Washington, D.C., Oct. 12 – Gov. David Ige has proclaimed October 2018 to be Disability Employment Awareness Month in Hawai’i.
“People with disabilities are productive and loyal, and deserve the same opportunity to earn an income and achieve independence like anyone else,” writes Gov. Ige in the proclamation. “The State of Hawai’i has a vested interest in increasing the inclusion of people living with a disability by providing access, meaningful services, and improved outcomes for all citizens at the state, county, local, and private sector levels.”
This commitment from the governor comes at a time when jobs for people with disabilities have been increasing in the state of Hawai’i. Last year, 750 Hawaiians with disabilities gained jobs.
Activities throughout the month should reflect the message that people with and without disabilities share the same workplace goals and values. On Oct. 30, the state legislature will be cosponsoring a reverse employment fair that sets people up for entry level jobs while celebrating success stories.
Meanwhile, President Trump issued a statement saying that his Administration “reaffirms its support for all the employers who hire Americans with disabilities, providing opportunities for success. It is important that all our Nation’s job seekers and creators are both empowered and motivated to partake in our booming economy, and apply their unique talents and skills to the growing workforce.”
He added, “We recognize the achievements of Americans with disabilities whose contributions in the workforce help ensure the strength of our Nation. We also renew our commitment to creating an environment of opportunity for all Americans and educating people about disability employment issues.”
An annual celebration, National Disability Employment Awareness Month (NDEAM) is dedicated to raising awareness about disability employment issues and celebrating the incredible contributions of people with disabilities. In total, there are 66,031 working-age people living with disabilities in Hawai’i. That total includes people who are blind or deaf or have other visible conditions such as spinal cord injuries, as well as people with invisible disabilities including learning disabilities, mental health or Autism.
Among them, 26,356, or 39.9 percent have jobs. According to RespectAbility, a nonpartisan nonprofit organization that works to fight stigmas and advance opportunities for people with disabilities, Hawai’i ranks 18th compared to the rest of the country. It is great news for the state that employment has risen, and this month presents the opportunity for even more growth.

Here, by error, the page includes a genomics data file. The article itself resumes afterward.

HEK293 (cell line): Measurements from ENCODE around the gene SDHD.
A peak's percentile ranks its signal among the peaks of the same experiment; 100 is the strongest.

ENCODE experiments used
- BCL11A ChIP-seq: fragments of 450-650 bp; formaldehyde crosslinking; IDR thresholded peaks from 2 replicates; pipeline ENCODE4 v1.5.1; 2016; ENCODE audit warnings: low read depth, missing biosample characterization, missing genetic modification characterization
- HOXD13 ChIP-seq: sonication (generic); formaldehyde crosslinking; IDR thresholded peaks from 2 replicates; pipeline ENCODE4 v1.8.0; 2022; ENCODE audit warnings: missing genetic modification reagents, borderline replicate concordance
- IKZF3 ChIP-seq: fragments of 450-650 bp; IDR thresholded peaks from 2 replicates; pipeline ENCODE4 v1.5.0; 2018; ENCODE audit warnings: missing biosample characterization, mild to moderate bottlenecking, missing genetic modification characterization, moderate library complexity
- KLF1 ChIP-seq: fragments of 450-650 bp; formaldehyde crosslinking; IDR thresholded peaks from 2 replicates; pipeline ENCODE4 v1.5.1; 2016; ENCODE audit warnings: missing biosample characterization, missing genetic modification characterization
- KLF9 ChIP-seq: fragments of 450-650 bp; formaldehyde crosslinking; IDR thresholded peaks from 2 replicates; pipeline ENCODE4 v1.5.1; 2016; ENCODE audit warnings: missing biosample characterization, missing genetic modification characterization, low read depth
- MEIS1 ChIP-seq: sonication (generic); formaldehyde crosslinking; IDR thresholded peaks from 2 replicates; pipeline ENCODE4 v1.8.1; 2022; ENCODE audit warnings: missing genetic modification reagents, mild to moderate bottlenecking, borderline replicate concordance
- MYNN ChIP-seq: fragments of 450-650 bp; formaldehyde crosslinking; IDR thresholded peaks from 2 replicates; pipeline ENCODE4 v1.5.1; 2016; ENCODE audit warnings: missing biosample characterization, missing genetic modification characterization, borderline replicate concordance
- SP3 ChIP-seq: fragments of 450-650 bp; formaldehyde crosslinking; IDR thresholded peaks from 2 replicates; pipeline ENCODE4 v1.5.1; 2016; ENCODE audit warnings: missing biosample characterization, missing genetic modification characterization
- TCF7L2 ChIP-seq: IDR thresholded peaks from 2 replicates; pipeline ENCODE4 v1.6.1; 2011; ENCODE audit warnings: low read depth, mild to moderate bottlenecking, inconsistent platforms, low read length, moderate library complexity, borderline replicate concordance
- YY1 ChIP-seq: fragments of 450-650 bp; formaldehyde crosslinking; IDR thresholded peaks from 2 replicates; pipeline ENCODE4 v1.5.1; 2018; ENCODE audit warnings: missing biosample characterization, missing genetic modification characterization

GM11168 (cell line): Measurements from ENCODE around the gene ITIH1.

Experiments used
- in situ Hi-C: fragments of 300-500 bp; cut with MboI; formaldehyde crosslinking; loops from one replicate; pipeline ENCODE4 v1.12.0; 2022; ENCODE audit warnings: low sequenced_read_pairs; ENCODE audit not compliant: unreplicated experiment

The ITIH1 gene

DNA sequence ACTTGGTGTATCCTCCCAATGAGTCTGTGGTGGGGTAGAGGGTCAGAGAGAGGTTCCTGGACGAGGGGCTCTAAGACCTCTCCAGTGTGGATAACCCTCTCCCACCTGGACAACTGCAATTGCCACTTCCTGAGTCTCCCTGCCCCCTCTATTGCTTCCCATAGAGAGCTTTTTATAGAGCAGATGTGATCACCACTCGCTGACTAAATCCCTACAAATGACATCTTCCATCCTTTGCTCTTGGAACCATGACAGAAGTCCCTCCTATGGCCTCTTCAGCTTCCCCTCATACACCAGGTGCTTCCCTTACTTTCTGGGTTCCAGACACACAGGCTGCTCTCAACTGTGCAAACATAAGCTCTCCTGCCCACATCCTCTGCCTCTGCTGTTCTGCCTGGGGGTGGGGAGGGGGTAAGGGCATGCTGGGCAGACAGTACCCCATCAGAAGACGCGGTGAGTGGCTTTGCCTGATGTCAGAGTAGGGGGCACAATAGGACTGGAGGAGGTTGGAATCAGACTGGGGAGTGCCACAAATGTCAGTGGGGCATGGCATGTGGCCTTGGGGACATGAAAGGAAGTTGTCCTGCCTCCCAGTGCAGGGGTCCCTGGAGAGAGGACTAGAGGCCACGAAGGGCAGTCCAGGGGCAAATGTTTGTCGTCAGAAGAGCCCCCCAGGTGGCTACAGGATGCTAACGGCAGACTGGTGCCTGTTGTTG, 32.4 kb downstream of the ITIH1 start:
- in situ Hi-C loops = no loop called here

“Our nation was founded on the principle that anyone who works hard should be able to get ahead in life,” said Steve Bartlett, the chair of RespectAbility. Bartlett, a former U.S. Congressman, the former Mayor of Dallas and a principal author of the Americans with Disabilities Act went on to say, “People with disabilities deserve equal opportunity to earn an income and achieve independence just like anyone else.”
Since his election in 2014, Gov. Ige has been committed to helping people with disabilities get jobs. Last October, Gov. David Ige allocated the Department of Labor and Industrial Relations (DLIR) $2.5 million so DLIR can invest it in youth disability workforce development. In Summer 2016, Ige hired 223 young people of disabilities in temporary government jobs.
Additionally, “through the Employment First State Leadership Mentoring Program, Hawai‘i has developed an inter-agency policy for employment of individuals with disabilities,” the proclamation states. This commitment has supported collaborative partnerships among the City & County of Honolulu American Job Center, State Department of Education, Department of Health Adult Mental Health Division and many more.
When people with disabilities are given access to the workforce, both the individual and the employers benefit. People with disabilities can bring new talents and ways of thinking to the table. In addition, they are more likely to be loyal to a company once they are hired. Companies such as JP Morgan Chase, Coca-Cola, UPS, IBM, Starbucks and Walgreens practice inclusive hiring and have had great success. As an employer, it is important to consider these talents and advantages when hiring workers.
“People with disabilities bring unique characteristics and talents to Hawaii’s economy,” adds Jennifer Laszlo Mizrahi, President of RespectAbility. “People with disabilities can work in hospitals and hotels, or apply their talents to develop computer software and website design. There are no limits to what they can do.”
Additional research and writing credit go to Heidi Wangelin, Emily Kranking, and Stephanie Farfan.